I hate PowerCLI. There. I said it. I’m not a programmer. I can barely script. My upcoming VCAP exam pretty much requires some proficiency in PowerCLI. Perhaps you see my dilemma. Since I have to know it, I figured I’d better learn it. I decided to get started with something relatively simpe: Backing up my host configs. I’m going to show you how and I’m going to explain the commands.
Fortunately, this particular function is pretty easy. It’s just a single line:
Get-VMHost | Get-VMHostFirmware -BackupConfiguration -DestinationPath <some path>
Get-VMHost lists all of the hosts connected to your endpoint. In other words, if you’re connected to your vCenter server, it will list all hosts in all clusters on that server. If you’re connected to a single host, it will list that host.
Get-VMHostFirmware lists the URL path of the configBundle.tgz that we’ll retrieve.
-BackupConfiguration tells Get-VMHostFirmware to download the .tgz
-DestinationPath tells it where to put it.
We take the results of Get-VMHost and run them (using the pipe symbol: | ) through the Get-VMHostFirmware command, using the switches as defined. If Get-VMHost returns multiple hosts, it will iterate through each of them automatically.
You’ll see something like this:
The restore command is just as easy. Just use “Set” and “Restore”:
Get-VMHost <hostname> | Set-VMHostFirmware -Restore -DestinationPath <full path to .tgz file>
Your host should be in maintenance mode and it will auto-reboot, so be careful here.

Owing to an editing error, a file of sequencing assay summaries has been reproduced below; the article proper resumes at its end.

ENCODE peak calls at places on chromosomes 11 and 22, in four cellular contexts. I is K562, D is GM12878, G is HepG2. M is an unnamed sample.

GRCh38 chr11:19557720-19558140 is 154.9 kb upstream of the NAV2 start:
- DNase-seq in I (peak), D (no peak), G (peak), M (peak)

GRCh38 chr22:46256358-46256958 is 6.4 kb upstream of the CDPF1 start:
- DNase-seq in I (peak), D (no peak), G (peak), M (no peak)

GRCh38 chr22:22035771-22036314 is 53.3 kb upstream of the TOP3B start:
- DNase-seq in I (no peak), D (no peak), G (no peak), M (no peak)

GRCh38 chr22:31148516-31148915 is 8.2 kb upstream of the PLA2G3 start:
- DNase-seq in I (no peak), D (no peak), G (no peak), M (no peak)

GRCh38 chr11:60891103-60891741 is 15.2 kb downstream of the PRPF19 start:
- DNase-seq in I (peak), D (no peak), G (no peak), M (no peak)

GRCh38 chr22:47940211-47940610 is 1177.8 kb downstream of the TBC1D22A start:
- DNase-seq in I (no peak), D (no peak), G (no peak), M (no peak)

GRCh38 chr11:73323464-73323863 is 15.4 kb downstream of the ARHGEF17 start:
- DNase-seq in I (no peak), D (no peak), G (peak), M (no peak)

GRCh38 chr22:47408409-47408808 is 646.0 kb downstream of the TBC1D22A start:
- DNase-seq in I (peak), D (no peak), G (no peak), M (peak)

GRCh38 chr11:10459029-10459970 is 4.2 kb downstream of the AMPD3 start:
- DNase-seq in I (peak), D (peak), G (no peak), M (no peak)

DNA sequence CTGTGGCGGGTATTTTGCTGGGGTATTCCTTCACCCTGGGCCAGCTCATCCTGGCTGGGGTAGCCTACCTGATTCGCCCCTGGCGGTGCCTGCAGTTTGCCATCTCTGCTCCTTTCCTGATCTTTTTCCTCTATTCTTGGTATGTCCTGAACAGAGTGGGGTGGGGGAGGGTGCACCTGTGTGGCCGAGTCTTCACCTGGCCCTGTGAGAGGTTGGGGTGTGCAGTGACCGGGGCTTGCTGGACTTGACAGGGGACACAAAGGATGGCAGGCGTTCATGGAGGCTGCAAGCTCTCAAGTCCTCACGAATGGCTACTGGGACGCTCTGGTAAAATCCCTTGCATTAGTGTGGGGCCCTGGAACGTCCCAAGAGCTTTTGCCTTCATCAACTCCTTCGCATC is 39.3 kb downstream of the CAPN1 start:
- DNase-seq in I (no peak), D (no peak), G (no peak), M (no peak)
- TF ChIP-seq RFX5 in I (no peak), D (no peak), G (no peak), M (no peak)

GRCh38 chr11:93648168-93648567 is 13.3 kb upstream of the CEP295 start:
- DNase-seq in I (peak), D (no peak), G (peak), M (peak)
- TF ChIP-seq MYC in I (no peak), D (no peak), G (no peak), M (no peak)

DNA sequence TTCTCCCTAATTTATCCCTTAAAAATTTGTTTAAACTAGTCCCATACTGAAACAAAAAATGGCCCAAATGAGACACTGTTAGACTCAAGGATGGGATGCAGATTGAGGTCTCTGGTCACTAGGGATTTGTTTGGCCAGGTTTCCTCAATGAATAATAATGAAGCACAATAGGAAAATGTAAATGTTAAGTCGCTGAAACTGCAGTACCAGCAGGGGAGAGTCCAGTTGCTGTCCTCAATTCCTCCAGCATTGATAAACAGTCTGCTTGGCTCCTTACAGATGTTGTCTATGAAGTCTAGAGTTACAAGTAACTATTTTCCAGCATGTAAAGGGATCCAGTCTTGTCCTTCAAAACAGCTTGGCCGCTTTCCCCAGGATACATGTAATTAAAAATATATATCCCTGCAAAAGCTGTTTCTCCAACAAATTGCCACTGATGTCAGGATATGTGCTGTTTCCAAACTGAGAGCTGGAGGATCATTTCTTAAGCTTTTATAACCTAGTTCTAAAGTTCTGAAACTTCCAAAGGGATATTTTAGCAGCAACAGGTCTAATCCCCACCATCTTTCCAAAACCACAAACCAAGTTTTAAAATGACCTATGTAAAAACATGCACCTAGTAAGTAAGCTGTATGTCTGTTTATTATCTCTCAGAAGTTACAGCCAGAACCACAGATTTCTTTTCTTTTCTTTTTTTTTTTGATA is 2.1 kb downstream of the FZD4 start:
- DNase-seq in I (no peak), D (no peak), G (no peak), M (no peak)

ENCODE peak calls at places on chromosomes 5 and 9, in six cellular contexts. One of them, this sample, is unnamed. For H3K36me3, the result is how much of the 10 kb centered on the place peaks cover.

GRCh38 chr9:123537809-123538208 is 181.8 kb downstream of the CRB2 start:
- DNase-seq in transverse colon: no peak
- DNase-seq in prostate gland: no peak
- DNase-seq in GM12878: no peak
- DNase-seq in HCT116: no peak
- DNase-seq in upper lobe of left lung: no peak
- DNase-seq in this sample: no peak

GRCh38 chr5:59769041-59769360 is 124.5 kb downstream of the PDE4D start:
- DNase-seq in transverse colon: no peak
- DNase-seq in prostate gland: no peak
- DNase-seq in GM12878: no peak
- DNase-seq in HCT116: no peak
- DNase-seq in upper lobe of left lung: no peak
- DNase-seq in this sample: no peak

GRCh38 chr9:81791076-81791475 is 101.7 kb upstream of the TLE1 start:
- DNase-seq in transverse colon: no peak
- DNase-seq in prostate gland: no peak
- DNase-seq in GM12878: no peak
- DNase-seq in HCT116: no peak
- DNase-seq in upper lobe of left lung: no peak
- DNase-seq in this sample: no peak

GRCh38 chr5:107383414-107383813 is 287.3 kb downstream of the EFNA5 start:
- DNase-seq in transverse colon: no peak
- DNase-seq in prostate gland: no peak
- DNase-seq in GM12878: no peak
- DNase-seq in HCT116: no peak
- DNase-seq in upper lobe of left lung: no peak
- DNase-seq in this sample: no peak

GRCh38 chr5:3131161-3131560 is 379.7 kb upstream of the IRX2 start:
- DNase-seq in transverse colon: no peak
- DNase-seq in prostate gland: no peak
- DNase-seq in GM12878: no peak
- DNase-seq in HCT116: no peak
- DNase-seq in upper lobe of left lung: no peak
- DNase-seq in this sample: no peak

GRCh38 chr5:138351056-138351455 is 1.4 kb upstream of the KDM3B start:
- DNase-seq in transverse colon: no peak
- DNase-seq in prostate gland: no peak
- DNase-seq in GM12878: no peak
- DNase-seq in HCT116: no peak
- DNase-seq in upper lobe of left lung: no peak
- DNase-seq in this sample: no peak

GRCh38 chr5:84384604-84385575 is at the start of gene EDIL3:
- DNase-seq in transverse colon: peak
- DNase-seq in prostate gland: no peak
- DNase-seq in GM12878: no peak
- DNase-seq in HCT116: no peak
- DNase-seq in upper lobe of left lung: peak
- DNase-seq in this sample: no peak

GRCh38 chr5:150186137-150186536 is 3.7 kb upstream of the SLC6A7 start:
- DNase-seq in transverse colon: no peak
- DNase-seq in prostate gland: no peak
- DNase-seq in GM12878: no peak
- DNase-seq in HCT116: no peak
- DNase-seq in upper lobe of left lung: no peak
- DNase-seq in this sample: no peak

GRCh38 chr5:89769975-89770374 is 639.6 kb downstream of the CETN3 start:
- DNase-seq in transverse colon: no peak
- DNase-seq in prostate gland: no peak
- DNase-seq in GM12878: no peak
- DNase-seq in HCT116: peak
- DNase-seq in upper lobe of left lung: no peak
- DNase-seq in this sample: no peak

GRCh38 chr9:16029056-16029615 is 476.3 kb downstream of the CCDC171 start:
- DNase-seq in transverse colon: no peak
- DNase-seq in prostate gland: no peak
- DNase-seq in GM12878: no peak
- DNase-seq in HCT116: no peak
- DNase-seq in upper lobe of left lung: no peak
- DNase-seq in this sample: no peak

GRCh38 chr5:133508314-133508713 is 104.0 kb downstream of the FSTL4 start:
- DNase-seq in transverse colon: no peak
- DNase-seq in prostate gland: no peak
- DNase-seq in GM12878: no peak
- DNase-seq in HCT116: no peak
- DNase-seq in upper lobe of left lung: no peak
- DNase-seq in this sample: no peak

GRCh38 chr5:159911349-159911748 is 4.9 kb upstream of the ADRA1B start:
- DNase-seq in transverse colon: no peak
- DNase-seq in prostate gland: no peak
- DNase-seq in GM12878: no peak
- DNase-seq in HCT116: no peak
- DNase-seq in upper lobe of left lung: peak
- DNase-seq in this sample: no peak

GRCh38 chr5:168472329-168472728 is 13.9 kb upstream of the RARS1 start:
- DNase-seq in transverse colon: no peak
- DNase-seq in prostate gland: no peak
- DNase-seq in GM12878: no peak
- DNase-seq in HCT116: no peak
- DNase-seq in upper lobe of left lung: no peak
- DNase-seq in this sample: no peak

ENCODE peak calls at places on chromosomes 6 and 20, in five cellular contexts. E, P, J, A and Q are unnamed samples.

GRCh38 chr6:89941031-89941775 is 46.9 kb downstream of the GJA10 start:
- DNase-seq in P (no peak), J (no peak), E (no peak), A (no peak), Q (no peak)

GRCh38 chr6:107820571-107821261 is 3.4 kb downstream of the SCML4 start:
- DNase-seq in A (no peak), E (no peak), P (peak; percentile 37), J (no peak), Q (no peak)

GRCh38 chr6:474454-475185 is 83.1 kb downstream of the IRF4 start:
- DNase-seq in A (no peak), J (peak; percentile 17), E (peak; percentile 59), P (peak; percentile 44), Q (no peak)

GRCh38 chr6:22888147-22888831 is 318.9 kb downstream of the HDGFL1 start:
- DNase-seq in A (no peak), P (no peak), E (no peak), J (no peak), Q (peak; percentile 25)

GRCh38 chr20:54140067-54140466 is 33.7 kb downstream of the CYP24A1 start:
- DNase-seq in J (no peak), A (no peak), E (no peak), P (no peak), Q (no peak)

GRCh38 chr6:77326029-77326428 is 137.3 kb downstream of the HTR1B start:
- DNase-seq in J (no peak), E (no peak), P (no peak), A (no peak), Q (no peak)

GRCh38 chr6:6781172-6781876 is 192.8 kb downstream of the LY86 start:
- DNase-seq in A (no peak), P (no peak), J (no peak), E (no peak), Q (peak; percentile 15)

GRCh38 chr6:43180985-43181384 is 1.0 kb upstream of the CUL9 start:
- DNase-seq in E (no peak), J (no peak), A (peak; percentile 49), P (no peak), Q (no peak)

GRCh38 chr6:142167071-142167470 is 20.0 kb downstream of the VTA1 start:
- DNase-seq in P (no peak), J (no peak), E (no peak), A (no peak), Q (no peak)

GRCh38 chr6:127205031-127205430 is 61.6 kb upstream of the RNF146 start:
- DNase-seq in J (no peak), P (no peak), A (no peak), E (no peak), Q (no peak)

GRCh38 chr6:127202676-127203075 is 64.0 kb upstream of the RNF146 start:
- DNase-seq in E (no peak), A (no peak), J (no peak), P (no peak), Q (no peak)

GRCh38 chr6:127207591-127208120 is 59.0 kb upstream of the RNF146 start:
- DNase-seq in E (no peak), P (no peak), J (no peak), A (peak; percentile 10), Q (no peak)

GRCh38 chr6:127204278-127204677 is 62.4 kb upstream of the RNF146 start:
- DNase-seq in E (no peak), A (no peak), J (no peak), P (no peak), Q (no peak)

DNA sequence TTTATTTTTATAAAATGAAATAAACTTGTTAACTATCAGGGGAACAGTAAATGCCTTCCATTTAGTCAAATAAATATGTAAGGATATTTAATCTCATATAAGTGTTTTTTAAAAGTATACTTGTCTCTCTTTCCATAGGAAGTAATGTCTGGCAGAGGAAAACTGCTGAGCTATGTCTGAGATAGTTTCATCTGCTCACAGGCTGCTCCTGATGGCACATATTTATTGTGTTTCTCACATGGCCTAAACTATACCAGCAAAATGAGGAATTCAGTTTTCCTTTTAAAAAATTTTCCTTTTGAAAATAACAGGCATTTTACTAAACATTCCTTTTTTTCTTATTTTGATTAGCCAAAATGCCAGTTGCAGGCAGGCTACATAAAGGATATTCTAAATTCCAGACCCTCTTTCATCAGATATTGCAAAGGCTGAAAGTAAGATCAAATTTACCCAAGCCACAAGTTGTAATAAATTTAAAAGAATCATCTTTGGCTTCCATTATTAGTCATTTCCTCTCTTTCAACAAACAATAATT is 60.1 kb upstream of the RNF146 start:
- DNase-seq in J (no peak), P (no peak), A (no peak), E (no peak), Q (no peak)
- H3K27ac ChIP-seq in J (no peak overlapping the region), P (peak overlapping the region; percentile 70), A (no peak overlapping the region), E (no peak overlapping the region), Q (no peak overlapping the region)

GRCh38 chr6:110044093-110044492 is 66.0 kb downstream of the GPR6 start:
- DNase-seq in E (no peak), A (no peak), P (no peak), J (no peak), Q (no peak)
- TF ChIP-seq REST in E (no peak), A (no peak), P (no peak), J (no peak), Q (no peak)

Just for completeness’ sake, here’s the VCLI way to do it. It’s just another single command, run from VMware CLI:
vicfg-cfgbackup.pl –server <server name or IP> -s “<full path to .tgz file>”
And here’s what it looks like:
You’ll notice that when you use vicfg-cfgbackup.pl that you have to specify a filename as well. When you have several (or many) hosts to backup, it’s better to use PowerCLI because you can get all of them in one go.
By the way, the restore command is:
vicfg-cfgbackup.pl –server <server name or IP> -l “<full path to .tgz file>”
Here, we just changed the “S” to an “L”. Remember that the host will still go into maintenance mode and reboot, so make sure you’re prepared. Also, when restoring configs, you’ll want to try to make sure that your host is at the same version and build level as it was when you took the backup.
These are fairly simple, routine administrative tasks but if you don’t know how to do them, you don’t know how to do them. I hope you found this useful.